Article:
Beesley resides in Austin, Texas, where he spends his free time wading chest-deep through murky rivers and avoiding scary carnival rides. He is also the driving force behind the annual Okie Noodling Festival in Pauls Valley, Oklahoma.
Director Ben Steinbauer
Ben Steinbauer is a writer, director and producer who made his feature directing debut with the award-winning comedy documentary, Winnebago Man, which played film festivals around the world before being released theatrically in 2010. Michael Moore called it “One of the funniest documentaries ever made!” and Roger Ebert named it one of his favorite documentaries of 2010.
Steinbauer's short films have won prizes at film festivals including SXSW, CineVegas and Hot Docs and aired nationally on PBS, MTV and Nickelodeon. He has directed music videos for bands like The Heartless Bastards, Spanish Gold and Rainbows Are Free.
He was named by Texas Monthly as one of Texas’ directors to watch, holds a master’s degree from the University of Texas and is the recipient of the Princess Grace Foundation Award for Filmmaking. Co-owner of the Austin based, Emmy award-winning production company, The Bear, Steinbauer has directed commercials for clients including Popeyes, Ford, Disney Channel and Funny Or Die.
Raised in Edmond, Oklahoma, Steinbauer played varsity football for the Edmond Memorial Bulldogs. He now lives in Austin, Texas, where Steinbauer spends his time obsessing over record stores and over-priced coffee, and avoiding UT football fans. Although he loves prank phone calls -- he would prefer that you text him.
Producer Tyson Meade
SPIN, AV Club, Brooklyn Vegan and OUT magazines again recently acknowledged Meade as the godfather of alternative rock music, and Meade has been credited with influencing everyone from Nirvana to Smashing Pumpkins. Meade is also a painter, writer, teacher and disc jockey.
Through his time as principle singer and songwriter for pioneering alt-rock bands Defenestration and Chainsaw Kittens, Meade earned the reputation as one of rock’s true individuals, and in the alternative music scene of the late '80s and early '90s, his quirky, tuneful, three-octave warble and skewed lyrical styling resonated with listeners well beyond the decline of the genre and into the new millennium.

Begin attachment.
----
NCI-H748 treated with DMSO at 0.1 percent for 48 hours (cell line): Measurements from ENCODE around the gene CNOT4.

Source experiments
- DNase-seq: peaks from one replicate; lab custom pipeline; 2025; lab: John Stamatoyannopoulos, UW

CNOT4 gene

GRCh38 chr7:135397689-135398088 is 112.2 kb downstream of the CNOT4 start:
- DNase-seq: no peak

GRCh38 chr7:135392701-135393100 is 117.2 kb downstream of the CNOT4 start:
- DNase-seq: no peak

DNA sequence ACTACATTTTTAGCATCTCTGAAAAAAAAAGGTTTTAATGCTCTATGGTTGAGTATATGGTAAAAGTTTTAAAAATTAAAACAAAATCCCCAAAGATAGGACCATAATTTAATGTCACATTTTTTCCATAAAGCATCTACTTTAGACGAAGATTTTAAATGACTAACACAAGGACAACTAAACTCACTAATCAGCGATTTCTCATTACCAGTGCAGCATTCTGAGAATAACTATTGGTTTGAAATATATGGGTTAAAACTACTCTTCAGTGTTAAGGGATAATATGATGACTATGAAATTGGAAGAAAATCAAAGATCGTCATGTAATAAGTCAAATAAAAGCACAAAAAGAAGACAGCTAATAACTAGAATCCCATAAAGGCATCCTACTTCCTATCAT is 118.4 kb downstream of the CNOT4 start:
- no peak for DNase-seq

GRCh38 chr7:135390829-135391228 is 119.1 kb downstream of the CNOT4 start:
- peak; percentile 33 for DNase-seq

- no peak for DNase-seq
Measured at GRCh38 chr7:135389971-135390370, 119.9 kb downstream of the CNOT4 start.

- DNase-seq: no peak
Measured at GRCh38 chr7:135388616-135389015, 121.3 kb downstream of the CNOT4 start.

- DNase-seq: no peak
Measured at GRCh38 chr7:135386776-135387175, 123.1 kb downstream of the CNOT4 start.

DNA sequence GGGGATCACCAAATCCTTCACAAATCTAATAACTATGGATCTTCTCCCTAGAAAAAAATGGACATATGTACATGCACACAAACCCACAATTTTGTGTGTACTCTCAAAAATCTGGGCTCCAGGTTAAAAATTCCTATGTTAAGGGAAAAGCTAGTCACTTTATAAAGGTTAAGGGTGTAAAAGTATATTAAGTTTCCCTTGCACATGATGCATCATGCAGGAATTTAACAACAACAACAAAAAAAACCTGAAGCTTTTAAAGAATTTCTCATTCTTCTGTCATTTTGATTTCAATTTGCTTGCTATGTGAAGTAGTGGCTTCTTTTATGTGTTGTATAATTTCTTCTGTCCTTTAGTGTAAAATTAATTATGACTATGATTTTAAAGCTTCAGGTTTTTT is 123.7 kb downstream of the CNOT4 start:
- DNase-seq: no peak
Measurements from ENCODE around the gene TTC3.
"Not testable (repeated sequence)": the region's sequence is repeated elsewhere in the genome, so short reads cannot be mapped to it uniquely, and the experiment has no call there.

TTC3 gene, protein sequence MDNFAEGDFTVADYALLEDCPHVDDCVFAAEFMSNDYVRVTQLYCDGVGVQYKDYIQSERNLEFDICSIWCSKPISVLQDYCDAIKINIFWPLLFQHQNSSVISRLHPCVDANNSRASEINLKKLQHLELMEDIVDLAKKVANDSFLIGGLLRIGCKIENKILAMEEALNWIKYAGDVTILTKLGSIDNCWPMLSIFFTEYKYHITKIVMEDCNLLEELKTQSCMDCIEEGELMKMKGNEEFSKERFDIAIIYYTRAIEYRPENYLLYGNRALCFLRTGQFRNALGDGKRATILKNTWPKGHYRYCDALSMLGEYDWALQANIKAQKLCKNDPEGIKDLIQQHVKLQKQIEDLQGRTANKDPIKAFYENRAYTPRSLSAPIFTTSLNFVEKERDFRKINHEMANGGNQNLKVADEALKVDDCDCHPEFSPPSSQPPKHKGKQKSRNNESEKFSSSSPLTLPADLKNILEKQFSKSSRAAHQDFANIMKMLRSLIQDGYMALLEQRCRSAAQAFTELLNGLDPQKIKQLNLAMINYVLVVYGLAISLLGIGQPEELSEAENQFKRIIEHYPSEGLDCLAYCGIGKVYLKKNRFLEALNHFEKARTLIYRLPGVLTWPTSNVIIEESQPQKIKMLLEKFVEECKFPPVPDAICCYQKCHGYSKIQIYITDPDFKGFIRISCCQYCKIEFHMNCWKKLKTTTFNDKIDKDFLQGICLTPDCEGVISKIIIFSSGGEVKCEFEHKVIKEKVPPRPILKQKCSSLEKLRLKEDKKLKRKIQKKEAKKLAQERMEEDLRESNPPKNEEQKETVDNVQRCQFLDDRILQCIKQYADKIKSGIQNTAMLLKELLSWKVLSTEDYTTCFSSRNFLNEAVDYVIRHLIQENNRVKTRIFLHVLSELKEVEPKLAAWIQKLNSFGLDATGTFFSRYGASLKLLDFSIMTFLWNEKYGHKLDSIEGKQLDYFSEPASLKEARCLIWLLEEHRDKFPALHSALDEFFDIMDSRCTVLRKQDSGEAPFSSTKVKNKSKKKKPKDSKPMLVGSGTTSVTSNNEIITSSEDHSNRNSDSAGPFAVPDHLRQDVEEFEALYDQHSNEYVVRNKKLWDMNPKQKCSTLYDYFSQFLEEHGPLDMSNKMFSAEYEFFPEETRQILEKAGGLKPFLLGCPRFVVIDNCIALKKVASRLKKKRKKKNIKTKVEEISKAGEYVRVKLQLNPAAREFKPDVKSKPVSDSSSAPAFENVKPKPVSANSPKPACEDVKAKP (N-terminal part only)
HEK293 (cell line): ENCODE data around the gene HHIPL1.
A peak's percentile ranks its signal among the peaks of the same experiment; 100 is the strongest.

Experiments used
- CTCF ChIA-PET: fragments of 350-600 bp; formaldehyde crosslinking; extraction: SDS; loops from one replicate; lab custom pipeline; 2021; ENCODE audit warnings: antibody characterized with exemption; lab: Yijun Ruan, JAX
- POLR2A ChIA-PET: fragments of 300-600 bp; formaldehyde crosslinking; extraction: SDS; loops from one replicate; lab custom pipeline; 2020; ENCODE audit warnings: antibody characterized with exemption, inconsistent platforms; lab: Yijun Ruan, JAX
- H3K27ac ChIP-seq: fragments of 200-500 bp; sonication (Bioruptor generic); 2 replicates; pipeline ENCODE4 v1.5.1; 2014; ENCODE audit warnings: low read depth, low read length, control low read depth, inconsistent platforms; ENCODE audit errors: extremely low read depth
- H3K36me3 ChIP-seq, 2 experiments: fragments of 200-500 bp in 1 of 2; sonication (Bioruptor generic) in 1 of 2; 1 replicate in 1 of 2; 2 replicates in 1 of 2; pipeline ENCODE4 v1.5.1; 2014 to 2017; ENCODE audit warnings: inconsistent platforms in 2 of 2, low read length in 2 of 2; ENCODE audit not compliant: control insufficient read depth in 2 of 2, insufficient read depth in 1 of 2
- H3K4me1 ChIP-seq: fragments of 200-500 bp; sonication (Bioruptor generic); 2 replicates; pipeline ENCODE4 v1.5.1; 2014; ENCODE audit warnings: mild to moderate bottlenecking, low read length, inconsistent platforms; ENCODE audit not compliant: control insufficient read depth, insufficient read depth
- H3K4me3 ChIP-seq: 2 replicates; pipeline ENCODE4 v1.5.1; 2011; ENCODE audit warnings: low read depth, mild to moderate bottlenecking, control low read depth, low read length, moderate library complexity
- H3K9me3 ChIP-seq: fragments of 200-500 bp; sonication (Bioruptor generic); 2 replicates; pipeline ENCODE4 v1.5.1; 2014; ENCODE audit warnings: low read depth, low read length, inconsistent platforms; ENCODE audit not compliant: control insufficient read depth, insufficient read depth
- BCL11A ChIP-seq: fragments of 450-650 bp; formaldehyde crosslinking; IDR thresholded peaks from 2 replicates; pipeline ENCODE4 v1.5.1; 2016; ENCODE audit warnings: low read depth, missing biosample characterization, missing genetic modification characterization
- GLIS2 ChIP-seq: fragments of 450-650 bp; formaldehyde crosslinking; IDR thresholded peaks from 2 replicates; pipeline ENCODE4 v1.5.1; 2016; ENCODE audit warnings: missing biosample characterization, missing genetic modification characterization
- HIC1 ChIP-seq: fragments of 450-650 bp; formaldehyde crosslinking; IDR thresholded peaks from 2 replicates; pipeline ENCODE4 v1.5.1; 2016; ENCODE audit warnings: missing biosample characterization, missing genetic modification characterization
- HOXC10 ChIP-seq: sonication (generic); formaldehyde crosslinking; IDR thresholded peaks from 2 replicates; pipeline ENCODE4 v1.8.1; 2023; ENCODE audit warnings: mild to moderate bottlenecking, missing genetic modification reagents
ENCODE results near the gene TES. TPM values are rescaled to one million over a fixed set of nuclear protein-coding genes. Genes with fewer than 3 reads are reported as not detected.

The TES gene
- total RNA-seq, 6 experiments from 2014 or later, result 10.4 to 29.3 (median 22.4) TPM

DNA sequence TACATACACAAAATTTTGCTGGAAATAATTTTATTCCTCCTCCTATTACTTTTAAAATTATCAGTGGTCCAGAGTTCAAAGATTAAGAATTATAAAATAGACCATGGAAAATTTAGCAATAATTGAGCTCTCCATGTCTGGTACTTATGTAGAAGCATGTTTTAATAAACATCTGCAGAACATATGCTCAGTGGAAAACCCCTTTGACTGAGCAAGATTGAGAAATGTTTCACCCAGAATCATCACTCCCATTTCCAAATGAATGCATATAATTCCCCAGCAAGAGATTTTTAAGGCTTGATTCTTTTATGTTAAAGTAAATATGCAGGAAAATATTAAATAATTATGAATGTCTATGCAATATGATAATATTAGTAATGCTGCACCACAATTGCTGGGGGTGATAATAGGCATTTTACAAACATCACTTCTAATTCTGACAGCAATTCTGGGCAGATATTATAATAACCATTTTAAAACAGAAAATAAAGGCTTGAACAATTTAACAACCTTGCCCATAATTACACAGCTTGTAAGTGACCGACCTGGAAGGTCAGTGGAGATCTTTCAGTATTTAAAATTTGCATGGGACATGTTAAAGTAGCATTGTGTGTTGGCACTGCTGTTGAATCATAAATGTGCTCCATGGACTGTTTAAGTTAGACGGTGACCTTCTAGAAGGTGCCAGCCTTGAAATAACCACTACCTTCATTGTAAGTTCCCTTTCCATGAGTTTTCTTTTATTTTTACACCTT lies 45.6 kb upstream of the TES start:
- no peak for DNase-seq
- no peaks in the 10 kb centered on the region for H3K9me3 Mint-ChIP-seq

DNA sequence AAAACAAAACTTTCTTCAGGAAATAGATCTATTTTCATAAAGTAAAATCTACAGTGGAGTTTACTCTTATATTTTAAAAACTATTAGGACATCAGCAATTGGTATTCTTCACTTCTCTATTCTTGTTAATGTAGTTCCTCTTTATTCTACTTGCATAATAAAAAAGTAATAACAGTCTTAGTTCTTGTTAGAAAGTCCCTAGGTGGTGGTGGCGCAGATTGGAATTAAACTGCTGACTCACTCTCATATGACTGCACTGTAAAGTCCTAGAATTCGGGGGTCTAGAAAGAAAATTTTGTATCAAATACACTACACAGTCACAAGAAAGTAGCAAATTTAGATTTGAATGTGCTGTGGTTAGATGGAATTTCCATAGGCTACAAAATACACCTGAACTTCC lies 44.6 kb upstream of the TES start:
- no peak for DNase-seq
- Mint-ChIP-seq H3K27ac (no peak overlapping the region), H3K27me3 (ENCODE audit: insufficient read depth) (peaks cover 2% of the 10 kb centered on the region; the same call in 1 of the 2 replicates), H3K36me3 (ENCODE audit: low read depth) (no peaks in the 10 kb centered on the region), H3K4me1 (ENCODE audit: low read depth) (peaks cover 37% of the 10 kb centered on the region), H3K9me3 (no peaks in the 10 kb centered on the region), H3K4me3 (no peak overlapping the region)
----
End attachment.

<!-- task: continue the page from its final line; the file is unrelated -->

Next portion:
The money raised will help cover the costs of actually finishing the movie. This includes filming, traveling costs, editing, legal fees, licensing, music, sound mixing, festival entry fees and more in getting the film and bonus rewards to you. To break it down, the more we can raise the better and faster we can finish the film – and if we far exceed our goal we’ll be able to take the film even further, to audiences around America and the world. With your help, we’ll be able to complete this fascinating movie and share it with you, too.
Steven Drozd -- composer, multi-instrumentalist and songwriter for The Flaming Lips -- will bring his polka-band childhood turned psychedelic rocker influence to the documentary. Alt-rock godfather Tyson Meade, who grew up in Bartlesville and is a Park Grubbs historian himself, will bring his critically-acclaimed singing and songwriting to the musical brew of this documentary as well.
Reward Highlight - Park Grubbs T-shirt designed by Jason Stout
This Park Grubbs t-shirt can be had by itself with a $50 pledge, or as a package that also includes a Calls to Okies DVD and digital downloads of the infamous prank calls for a pledge of $100. Illustrator, designer, animator, musician, and self-professed worrier, orange juice drinker, and compulsive phone checker, Jason Stout, who is The Austin Chronicles longtime Art Director, designed the Park Grubbs T-shirt.
In the News!
Check out some of the news coverage regarding Calls to Okies:
Risks and challenges
While we have a timeline in place, as a film made with friends and favors, setting a firm date for completing a documentary is no easy feat - however with your help we will get there much sooner, and we are aiming for April 2015.Learn about accountability on Kickstarter
Have a question? If the info above doesn't help, you can ask the project creator directly.